Source: The Complete Guide to Ransomware
When it comes to relying on backup systems to restore encrypted or compromised files, it’s always good to have, well, a backup plan. Backup products have come a long way, but there’s always room for failure. And backup failure in the case of an emergency leaves you and your company up a creek without a paddle.
The following backup failure statistics and stories of attempted recovery gone wrong make the case not only for improving your backup system, but keeping your company safe with additional layers of endpoint protection, too.
Recovering from ransomware: Does your backup actually have you covered?
September 28th 2016: Marin Healthcare District reported a ransomware attack that occurred in July 2016. During the attack, Marin providers were unable to access patient data for more than a week. What’s worse, they lost two weeks worth of data because their backup system failed. The data of 5,000 patients collected at MHD’s nine medical centers was lost.
January 5th, 2017: The Texas-based Cockrell Hill Police Department announces they have lost 8 years worth of data, including evidence pertaining to ongoing investigations, due to a ransomware attack that infected their server. They were unable to recover the data from backups because their backup procedure kicked in shortly after the infection, replacing the previously backed-up files with copies that were now encrypted.
Organizations often make the mistake of thinking backup alone can make them impervious to ransomware. The stats and stories tell otherwise.
1) One third of IT managers have lost data while migrating between devices or upgrading operating systems
Source: Knoll Ontrak
Knoll Ontrak surveyed 572 IT administrators in March 2016. They found that some of the top reasons it was hard for IT managers to recover from backup failure was that their backup wasn’t current or operating correctly.
2) While 57% of IT managers have a backup solution in place, 75% of them were not able to restore all of their lost data
Source: Knoll Ontrak
In fact, 23% of people with a backup solution in place weren’t able to recover any data at all. These findings were similar to those they found in the past three years of surveys, where over half of consumers and businesses reported data loss even when a backup system was in place.
3) Prior to a ransomware attack, 4 out of 5 organizations are confident backup can provide them with complete recovery
Barkly surveyed IT pros from over 300 organizations in May 2016. We found that nearly 100 percent of respondents reported they were actively backing up their data. 81% who hadn’t experienced a ransomware attack were confident they would be able to recover any data attackers encrypted from backup without paying the ransom.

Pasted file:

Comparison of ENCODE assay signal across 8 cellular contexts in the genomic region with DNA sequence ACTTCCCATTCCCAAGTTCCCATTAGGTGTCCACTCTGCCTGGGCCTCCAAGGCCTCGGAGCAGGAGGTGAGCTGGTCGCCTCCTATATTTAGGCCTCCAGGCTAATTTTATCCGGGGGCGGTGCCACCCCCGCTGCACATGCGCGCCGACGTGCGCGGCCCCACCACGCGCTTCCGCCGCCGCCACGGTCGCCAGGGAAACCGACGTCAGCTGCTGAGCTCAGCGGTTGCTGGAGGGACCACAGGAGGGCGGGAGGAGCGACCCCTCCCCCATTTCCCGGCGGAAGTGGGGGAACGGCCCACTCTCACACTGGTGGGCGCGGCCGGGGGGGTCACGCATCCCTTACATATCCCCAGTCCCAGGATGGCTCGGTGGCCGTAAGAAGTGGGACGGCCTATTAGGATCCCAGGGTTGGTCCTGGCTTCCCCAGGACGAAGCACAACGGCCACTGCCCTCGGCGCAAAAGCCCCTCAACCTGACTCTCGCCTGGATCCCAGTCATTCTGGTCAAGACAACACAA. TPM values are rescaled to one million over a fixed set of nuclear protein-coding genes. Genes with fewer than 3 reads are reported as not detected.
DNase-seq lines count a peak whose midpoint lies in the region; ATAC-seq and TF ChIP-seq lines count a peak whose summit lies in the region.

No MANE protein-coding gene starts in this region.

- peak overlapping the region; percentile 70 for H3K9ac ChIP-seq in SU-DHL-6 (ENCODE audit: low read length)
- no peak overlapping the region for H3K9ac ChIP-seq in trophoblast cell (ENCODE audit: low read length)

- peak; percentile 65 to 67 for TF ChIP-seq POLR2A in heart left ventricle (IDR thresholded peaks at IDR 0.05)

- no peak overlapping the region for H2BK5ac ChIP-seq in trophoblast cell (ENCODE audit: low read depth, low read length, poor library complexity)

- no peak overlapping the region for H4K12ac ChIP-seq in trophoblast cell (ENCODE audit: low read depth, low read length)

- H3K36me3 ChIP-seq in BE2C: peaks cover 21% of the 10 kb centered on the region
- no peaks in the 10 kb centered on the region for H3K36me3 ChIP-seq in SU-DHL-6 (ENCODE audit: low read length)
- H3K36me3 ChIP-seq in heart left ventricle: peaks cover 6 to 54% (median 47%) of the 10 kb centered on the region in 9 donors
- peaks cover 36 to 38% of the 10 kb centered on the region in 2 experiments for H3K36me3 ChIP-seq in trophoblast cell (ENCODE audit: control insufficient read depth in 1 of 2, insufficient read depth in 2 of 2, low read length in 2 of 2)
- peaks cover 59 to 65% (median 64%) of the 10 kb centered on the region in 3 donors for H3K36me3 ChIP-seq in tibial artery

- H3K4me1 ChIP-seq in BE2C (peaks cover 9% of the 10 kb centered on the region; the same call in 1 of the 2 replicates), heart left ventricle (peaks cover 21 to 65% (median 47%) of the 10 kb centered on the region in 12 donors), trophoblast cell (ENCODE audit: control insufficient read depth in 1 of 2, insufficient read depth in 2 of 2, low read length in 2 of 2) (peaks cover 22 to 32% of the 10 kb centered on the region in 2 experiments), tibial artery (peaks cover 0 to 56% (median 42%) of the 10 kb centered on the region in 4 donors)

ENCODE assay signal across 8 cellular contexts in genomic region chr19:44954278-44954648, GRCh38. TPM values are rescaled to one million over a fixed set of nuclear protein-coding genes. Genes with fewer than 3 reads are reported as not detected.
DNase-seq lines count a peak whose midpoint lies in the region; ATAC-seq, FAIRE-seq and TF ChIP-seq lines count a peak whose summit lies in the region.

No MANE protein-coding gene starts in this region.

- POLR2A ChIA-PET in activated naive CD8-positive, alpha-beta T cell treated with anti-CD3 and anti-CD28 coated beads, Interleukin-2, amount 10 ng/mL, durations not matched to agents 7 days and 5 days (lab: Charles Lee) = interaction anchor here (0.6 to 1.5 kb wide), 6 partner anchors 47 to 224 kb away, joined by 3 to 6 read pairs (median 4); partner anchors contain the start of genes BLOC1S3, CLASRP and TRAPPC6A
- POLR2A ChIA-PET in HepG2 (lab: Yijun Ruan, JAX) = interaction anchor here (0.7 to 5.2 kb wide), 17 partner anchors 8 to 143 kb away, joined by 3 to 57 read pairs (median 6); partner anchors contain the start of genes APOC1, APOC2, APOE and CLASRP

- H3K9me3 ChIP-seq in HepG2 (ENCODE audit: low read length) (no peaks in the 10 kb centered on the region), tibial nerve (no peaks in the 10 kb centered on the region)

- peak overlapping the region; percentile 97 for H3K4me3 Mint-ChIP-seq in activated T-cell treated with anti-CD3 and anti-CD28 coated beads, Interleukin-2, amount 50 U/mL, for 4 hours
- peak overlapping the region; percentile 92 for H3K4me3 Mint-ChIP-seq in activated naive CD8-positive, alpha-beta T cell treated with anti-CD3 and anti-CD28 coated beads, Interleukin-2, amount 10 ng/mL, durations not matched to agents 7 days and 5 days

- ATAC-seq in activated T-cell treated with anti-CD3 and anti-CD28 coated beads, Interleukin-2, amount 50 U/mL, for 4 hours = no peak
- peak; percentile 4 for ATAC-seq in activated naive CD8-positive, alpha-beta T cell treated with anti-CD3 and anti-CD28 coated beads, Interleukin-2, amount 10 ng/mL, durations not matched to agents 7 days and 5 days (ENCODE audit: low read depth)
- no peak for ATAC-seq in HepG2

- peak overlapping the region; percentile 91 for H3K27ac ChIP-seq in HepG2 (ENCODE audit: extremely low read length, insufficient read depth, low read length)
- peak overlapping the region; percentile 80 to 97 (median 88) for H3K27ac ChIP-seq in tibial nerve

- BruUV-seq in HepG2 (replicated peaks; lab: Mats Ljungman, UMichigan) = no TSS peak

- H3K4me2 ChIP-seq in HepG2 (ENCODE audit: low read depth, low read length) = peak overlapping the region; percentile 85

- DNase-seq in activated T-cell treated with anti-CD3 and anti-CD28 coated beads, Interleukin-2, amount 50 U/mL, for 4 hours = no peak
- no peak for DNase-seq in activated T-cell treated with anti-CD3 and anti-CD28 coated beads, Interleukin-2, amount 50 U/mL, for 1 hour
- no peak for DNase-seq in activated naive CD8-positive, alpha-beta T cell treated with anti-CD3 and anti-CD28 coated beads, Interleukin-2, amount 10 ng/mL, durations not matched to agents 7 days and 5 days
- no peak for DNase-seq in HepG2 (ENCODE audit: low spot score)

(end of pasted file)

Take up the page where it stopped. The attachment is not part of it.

4) Less than half of ransomware victims fully recover their data, even with backup
When we followed up with respondents who had experienced a ransomware attack, only 42 percent reported being able to successfully recover all their data from backup.
The Top Reasons Backups Fail
Why isn't recovering from backup a sure thing every time? Here are some of the most common reasons organizations aren't able to fully restore their data.
1) You’re only as good as your last backup
Very few backups offer continual backup, and the ones that do are extremely expensive. The vast majority back data up once a day, week, or month. That means unless you’re lucky enough to be restoring immediately after the last backup was made, you’re going to lose data.
Whether that’s a day’s, week’s, or month’s worth of work depends on your settings. And how critical that work was to your sales, marketing, engineering, or senior management team may dictate
2) Actually, you're only as good as your last tested backup
Schrodinger's Backup: "The condition of any backup is unknown until a restore is attempted."— Tess Schrodinger (@TessSchrodinger) November 16, 2014
In other words, if you haven't tested your backup and made sure the restoration process actually works like you expect it to, then it technically exists but also doesn't exist at the same time.
3) On third thought, you're only as good as your last tested, secure backup
Don't forget that during a ransomware attack your backups are subject to encryption, too. If the ransomware can reach them — via network drives, shared storage, etc. — it will turn them into useless strings of gobblegook, too.
Make sure your backup is 3-2-1 compliant — you have three copies of your data in two different locations, one of which is offsite.
4) Your users can store data in places you're not backing up
More and more often, users are leveraging free cloud storage as a way to have easy access to important documents and data. They can be storing data in Google Drive, a personal Dropbox, or other shadow IT solutions you're not aware of. Even if you're not technically responsible for managing those systems you're still going to be expected to help if that data gets hits by a ransomware attack.
What are your options for preventing data loss due to backup failure?
Must-do #1: Make sure your backup is properly configured so it will be there when you need it.
- In "3 Better Ways to Use Backup to Recover from Ransomware," we detail how to make your backup ransomware ready.
- Maria Korolov of CSO explains a three-tiered approach to backing up your data.
Must-do #2: Make sure your company has preventative measures set up so you won’t have to rely solely on backup.
- Brush up on preventative security measures with our Endpoint Protection Guide.
- Make sure you understand how ransomware works and how to stop it before it encrypts your files.
You may think recovering from backup is the standard response to a ransomware attack, but the best solution is to avoid getting to that do-or-die point in the first place.